Question: how to do (repeated) bidirectional communication with another process via stdin/stdout?


(Carsten Gronski) #1

Thanks, but flushing won’ t help. Something like this does not work.
the program hangs, when trying the second write.

if (ke != nil)
ke.syswrite(loginCall)
ke.flush()
ke.each("\n") { |line| puts(line) }
# we get until here
# this does not get through
ke.syswrite(sysInfoCall)
ke.flush()
# we never get here – program hangs !!
ke.close_write
ke.each("\n") { |line| puts(line) }
ke.close
end

– Carsten

···

ruby-talk@ruby-lang.org schrieb am 15.06.02 19:59:55: > On 2002.06.16, Carsten Gronski cgronski@web.de wrote:

My problem is, that the standard Ruby IO class seems not to allow this
type of repeated bidirectional communication dialog with another
process. Something like ke = IO.popen(“ke.exe”, “r+”) would give me a
bidirectional communication channel, but unfortunatly it is not
possible to read from the I/O stream until the write end of the I/O
stream is closed.

Remember to flush after writing. Or, set the IO to auto-flush.

– Dossy


Dossy Shiobara mail: dossy@panoptic.com
Panoptic Computer Network web: http://www.panoptic.com/
“He realized the fastest way to change is to laugh at your own
folly – then you can let go and quickly move on.” (p. 70)


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(Yohanes Santoso) #2

ke = IO.popen(“cat”,“r+”)
loginCall = “blablabla\n” # cat needs \n at the end before it echoes back the line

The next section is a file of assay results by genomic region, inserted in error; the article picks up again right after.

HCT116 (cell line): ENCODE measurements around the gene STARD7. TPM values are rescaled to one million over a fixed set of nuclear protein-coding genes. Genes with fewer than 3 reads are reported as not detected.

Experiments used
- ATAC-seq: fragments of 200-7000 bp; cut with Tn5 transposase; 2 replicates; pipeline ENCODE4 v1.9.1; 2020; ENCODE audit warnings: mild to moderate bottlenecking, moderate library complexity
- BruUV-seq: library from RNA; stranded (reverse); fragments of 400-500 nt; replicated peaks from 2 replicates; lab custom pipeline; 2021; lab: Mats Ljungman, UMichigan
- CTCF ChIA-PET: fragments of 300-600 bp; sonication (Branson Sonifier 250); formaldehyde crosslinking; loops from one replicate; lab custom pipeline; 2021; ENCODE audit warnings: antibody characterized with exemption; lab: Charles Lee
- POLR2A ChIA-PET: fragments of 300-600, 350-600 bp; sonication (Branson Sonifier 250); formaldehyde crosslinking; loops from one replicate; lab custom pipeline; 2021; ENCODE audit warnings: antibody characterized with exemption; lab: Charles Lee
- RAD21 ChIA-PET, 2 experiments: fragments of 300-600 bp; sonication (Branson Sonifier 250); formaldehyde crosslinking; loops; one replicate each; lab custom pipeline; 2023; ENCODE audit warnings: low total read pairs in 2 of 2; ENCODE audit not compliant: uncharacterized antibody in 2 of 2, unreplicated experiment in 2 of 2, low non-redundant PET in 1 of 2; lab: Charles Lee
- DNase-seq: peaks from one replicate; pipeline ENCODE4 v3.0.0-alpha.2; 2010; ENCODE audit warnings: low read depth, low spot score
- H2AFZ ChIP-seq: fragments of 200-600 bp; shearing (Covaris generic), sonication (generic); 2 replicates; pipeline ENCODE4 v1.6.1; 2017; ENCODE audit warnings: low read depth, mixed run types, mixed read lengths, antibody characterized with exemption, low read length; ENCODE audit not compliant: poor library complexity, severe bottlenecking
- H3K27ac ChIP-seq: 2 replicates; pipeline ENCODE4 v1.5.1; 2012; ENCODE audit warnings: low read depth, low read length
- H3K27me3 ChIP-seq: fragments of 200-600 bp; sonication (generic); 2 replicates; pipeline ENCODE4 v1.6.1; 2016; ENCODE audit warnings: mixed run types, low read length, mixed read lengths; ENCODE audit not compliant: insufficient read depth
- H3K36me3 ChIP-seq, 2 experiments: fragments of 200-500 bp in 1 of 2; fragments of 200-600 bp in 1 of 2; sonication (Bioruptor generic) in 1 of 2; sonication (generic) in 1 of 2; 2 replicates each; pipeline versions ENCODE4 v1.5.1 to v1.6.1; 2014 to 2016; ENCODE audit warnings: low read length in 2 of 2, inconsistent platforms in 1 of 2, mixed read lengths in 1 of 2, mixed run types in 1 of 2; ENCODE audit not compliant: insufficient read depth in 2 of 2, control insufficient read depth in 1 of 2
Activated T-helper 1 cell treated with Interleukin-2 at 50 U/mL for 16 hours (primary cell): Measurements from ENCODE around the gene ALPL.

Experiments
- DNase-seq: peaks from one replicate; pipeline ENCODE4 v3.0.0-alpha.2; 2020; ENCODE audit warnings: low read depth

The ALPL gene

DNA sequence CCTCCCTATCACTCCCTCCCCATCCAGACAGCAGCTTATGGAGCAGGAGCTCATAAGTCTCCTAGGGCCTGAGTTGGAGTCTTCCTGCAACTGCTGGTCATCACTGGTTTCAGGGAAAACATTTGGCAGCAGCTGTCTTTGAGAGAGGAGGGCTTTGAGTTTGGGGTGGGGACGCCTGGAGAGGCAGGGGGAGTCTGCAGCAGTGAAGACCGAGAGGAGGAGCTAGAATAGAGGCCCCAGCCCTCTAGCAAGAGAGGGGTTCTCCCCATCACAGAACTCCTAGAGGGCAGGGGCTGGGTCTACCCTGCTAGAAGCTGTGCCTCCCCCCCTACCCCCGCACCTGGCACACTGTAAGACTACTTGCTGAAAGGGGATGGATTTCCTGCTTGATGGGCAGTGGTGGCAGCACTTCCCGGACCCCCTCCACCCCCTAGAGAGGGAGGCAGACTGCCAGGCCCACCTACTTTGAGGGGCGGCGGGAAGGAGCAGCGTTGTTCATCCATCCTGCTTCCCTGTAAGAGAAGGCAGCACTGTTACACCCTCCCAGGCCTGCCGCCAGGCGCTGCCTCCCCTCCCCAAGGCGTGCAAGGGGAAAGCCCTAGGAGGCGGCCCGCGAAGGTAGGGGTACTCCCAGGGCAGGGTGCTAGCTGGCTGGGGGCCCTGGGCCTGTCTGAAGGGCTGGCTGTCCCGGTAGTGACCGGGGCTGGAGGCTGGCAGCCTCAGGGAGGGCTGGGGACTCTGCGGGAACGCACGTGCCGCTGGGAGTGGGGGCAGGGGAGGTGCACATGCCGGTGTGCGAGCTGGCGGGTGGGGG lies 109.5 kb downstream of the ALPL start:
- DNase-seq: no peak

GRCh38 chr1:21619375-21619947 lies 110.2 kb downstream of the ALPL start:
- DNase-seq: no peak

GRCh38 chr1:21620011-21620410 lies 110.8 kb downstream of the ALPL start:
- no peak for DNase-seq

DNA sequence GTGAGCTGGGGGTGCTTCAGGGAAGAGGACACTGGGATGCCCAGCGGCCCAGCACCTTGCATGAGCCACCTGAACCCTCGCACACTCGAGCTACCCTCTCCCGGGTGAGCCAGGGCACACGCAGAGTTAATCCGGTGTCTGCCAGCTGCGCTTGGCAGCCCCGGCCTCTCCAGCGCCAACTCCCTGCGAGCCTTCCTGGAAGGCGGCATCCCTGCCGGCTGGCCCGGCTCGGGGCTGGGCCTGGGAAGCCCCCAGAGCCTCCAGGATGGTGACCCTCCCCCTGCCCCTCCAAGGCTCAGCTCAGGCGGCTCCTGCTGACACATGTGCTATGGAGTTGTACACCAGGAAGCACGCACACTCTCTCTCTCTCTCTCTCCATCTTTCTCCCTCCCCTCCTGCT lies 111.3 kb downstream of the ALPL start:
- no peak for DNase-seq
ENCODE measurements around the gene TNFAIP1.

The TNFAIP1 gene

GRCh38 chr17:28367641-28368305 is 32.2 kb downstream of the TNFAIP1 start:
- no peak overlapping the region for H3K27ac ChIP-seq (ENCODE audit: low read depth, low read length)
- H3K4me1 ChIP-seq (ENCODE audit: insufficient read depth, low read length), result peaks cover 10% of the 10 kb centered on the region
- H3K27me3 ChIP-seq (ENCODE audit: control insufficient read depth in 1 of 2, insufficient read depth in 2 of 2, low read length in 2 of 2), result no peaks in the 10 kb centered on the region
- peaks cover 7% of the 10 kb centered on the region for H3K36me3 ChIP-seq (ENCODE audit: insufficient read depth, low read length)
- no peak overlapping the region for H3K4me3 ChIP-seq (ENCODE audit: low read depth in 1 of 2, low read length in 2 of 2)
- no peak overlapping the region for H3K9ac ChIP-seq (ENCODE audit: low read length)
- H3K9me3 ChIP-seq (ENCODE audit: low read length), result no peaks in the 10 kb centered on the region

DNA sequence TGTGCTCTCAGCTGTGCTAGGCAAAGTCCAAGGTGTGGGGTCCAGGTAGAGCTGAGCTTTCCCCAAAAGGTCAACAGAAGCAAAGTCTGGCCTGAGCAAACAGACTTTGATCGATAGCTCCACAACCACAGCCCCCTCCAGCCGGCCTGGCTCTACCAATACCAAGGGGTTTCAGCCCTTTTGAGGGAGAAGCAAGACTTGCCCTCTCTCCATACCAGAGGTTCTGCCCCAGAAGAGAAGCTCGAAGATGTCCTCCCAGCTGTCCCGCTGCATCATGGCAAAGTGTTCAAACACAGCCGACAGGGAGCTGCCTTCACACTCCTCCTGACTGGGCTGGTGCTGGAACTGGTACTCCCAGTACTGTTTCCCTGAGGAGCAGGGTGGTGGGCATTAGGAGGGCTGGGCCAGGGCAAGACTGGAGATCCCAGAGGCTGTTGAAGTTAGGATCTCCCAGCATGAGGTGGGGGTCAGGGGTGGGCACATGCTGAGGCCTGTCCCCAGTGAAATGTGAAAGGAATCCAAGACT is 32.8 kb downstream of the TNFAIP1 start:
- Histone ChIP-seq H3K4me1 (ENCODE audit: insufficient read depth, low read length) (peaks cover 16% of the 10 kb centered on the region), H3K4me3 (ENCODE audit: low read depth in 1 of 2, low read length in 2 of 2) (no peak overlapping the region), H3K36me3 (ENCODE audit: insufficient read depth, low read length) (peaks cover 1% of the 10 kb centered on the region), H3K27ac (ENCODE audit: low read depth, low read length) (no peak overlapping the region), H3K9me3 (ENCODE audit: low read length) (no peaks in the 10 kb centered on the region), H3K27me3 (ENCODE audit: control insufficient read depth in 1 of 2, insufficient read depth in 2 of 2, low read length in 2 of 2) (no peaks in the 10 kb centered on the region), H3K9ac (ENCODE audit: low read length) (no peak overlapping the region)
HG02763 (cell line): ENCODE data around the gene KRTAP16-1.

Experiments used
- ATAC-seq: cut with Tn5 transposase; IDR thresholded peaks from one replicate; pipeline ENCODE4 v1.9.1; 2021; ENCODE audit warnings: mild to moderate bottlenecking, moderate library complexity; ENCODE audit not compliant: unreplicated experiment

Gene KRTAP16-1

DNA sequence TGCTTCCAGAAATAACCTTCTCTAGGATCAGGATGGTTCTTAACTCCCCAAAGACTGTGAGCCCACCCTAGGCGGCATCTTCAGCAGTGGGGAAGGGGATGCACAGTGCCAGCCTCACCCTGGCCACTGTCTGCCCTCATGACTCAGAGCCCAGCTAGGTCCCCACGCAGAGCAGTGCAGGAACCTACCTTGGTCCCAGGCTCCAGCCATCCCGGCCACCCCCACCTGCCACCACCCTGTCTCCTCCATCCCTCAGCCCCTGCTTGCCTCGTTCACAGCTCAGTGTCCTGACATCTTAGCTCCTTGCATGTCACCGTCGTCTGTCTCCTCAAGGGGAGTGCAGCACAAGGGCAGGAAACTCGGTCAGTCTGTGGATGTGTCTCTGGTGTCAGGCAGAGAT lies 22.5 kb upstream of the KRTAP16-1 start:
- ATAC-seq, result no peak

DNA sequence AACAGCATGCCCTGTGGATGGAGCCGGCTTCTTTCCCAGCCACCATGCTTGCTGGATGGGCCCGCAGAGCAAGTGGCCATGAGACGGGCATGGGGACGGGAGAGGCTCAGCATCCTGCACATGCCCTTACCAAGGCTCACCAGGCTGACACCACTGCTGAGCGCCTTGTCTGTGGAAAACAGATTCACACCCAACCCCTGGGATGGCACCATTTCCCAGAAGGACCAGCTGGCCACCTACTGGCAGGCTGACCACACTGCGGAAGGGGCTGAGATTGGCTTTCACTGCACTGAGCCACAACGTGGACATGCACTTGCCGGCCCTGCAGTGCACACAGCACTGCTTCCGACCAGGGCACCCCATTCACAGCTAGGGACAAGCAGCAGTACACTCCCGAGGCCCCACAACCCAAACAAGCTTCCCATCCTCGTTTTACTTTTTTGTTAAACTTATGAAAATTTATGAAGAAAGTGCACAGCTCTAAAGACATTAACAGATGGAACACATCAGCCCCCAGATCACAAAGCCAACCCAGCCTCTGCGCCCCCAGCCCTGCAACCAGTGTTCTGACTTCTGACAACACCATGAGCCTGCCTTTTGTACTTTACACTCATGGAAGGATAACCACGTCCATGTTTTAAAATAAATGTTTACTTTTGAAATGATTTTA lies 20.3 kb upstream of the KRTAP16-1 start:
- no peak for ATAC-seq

sysInfoCall = “fofofofo\n”

if (ke != nil)
ke.syswrite(loginCall)

#flush() is not needed if you use syswrite, as #flush only flushes

ruby’s internal buffering and ruby does not perform any buffering

with syswrite and sysread

#ke.flush()

#each("\n") blocks until it finds \n or EOF.

#ke.each("\n") { |line| puts(line) }

if you don’t know the number of lines to be read, then you have to use

IO#select so your program does not block unnecessarily.

alternatively if you now the number of lines to be read, just invoke

#readline that many times.

puts ke.readline

ke.syswrite(sysInfoCall)
#ke.flush() # ditto, syswrite does not require flush

ke.close_write

the #each here works because the condition \n or EOF is true.

ke.each("\n") { |line| puts(line) }

ke.close
end


(Dossy) #3

Thanks, but flushing won’ t help. Something like this does not work.
the program hangs, when trying the second write.

if (ke != nil)
ke.syswrite(loginCall)
ke.flush()
ke.each("\n") { |line| puts(line) }
# we get until here
# this does not get through

Right, because the #each will iterate until the remote side closes
their end. What you need to do is read only as many lines as you
need or expect or read until a certain string is received, or
what have you.

If you’re going to use EOF to signal “end of transmission” then
that’s what you’ll have to use, but then you can’t continue to
send and receive like you want. You need to designate some kind
of EOT (end of transmission) sequence so you can keep the connection
open.

ke.syswrite(sysInfoCall)
ke.flush()
# we never get here -- program hangs !!
ke.close_write
ke.each("\n") { |line| puts(line) }
ke.close

end

– Dossy

···

On 2002.06.16, Carsten Gronski cgronski@web.de wrote:


Dossy Shiobara mail: dossy@panoptic.com
Panoptic Computer Network web: http://www.panoptic.com/
“He realized the fastest way to change is to laugh at your own
folly – then you can let go and quickly move on.” (p. 70)